Tips and Tricks:
I just returned from a trip of pumping all over Disneyland, and on past adventures, I have pumped in Lake Tahoe, at the beach, and I pump while I work. I’m a busy working mom so I don’t have time to slow down and I still want to do everything I can to provide milk for my surrogate family so here is how I stay sane:
- I use products like the ones listed above to make pumping easier and I can’t imagine pumping as much as I do without them
- I use a nursing cover to pump on the go hands-free. For women who feel more modest, you can always find a private spot or pump in a car but women have fought to be able to nurse in public, pumping is no different. The cover works well for my own comfort and modesty.
- Make sure where you are staying has a fridge/freezer combo and find out their policy on storing your milk in a company fridge/freezer if you need more storage.
- When you’re on outings have at least 2 sets of pump accessories cleaned and assembled with the flanges already lubricated (I love Motherlove Nipple Cream for lubricating flanges) when you’re done pumping you can put them in your cooler if you won’t be able to get to a sink before the next pump, they will be safe to re-use as long as the milk would be safe to drink stored the same way. You can also stash them in a Sarah Wells Pumparoo and put them in the fridge.
- Pack snacks in your pumping bag, I like to stash lactation cookies in mine. Both yummy and purposeful!
- Set your pumping schedule around your day. I tweaked my schedule when traveling to be pumping when we were driving, or having downtime.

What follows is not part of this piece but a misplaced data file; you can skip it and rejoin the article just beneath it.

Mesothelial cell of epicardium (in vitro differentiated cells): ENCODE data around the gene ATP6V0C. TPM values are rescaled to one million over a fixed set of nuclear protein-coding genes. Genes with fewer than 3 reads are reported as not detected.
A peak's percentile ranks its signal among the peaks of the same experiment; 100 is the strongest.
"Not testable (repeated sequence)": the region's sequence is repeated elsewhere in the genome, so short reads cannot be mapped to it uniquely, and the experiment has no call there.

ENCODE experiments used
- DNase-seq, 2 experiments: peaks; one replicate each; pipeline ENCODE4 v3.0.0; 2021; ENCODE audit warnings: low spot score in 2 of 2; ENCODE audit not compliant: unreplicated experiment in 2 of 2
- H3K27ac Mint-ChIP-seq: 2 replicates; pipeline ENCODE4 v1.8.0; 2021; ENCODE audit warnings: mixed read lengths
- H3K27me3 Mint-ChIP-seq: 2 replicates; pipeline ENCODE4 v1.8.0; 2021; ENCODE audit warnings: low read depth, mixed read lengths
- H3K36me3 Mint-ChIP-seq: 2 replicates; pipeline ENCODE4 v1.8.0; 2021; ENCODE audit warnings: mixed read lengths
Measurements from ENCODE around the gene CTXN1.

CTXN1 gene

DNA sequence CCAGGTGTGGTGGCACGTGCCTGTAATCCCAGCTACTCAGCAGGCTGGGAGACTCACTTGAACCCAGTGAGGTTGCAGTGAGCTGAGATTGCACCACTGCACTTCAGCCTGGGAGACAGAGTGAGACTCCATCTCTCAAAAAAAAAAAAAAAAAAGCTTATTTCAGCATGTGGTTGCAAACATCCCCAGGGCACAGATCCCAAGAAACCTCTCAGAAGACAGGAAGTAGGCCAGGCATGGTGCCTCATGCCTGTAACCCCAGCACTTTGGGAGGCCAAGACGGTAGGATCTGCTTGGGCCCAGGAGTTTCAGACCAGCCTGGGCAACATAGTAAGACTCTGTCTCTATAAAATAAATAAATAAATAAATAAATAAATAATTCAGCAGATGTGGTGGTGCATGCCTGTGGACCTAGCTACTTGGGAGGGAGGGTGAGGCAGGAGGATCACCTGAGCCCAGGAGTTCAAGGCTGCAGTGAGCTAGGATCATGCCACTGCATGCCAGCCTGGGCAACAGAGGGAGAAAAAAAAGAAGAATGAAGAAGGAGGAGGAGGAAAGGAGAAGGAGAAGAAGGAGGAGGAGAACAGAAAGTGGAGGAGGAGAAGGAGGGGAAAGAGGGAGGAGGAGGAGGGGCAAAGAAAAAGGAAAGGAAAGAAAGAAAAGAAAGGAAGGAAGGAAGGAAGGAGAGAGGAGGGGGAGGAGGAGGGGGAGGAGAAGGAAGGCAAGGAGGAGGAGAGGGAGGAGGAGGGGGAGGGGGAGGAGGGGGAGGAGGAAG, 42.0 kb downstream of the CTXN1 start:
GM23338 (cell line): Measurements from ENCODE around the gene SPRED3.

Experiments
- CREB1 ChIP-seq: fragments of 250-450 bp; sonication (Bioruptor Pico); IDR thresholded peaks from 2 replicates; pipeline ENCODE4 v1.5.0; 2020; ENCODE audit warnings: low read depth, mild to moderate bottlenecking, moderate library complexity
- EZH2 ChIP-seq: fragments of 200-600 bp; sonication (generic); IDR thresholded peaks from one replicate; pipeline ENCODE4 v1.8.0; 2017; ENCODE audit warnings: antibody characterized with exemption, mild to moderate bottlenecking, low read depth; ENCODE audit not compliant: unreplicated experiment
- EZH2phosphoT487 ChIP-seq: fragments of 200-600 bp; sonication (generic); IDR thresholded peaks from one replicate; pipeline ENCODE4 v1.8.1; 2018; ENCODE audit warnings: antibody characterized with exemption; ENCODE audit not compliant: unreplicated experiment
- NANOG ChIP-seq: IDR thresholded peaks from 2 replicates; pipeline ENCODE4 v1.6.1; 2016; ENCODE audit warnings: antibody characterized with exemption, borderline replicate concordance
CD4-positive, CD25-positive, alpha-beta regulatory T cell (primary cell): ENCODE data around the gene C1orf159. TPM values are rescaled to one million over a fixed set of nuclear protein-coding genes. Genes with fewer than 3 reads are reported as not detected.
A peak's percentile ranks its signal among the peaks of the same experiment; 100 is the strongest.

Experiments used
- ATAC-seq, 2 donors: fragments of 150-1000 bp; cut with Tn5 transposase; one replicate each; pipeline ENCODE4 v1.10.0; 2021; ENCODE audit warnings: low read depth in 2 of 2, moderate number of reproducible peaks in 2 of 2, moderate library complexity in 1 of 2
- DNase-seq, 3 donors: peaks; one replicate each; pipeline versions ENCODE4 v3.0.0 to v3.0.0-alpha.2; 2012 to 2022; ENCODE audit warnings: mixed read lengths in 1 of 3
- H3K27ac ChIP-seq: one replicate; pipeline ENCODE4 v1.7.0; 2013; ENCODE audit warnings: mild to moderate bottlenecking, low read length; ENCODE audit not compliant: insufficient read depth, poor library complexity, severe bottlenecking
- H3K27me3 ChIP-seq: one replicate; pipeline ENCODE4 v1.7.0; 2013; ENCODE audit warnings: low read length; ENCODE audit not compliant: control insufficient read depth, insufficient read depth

- Know the best places to pump. When I visited Disneyland there were actually stations you could use for pumping/nursing/baby care. But I will be honest- I didn’t want to deal with those so we found quiet corners where I could set up the pump and then we went mobile, pumped on the Monorail, pumped in the nice cool theaters and watched the various Disneyland shows, pumped in the dark at The Blue Bayou Restaurant, and I would have pumped in the Tiki Room but it was being remodeled. I’m in favor of normalizing pumping so I didn’t feel the need to hide out. With my pumping cover I can pump anywhere. No one said a word about it, Disneyland is full of moms and babies, I got a lot of comments of solidarity from women who have been there and done that.
- Stay hydrated! When you’re traveling and pumping this is super important. Being dehydrated is never good for you, but when pumping you risk clogged ducts and reduced output if you’re not hydrating.